In the very beginning, I decided that the main theme should be played in its entirety for the first time in that slow motion sequence where Kamal escapes by riding a Bull. But in between the action sequence and 'Kamal riding the bull' sequence, there is a small portion where the card 'He fought for dignity' appears. I used a small melody (11) on Strings here as a connector and a prelude to the main theme that is about to start.

There is also a shift in rhythm pattern as he rides the bull. It is just a single beat (12) that constantly thuds heavily from behind. And there it is finally, the full blown main theme arriving when Kamal is shown to have arrived as a hero, as a rebel. I created two versions of the main theme, with different combination of instruments playing it. The version (13) that is heard first with trumpets and trombones is to match up with the heroic undertone of the visual, and the second (14) version has violin, flute and mild strings put together.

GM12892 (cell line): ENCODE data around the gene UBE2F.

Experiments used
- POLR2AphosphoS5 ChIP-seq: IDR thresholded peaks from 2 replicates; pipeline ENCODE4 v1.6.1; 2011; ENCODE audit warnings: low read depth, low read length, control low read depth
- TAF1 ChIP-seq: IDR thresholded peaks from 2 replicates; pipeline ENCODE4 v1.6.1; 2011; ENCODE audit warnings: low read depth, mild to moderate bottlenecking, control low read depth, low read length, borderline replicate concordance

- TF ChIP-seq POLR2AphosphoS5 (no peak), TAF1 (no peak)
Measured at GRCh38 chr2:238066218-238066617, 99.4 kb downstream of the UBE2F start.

And once the episode for which I was waiting to score was done, I became lazy and I left everything in the middle and didn't go back to the score for almost a week. That laziness shows in the very next sequence where Kamal throws big stones on his enemies from the top of a huge waterfall. I just let the rhythm of the previous part to continue here, which I now realize as the one bit that is so asynchronous and odd with the visuals in the whole trailer.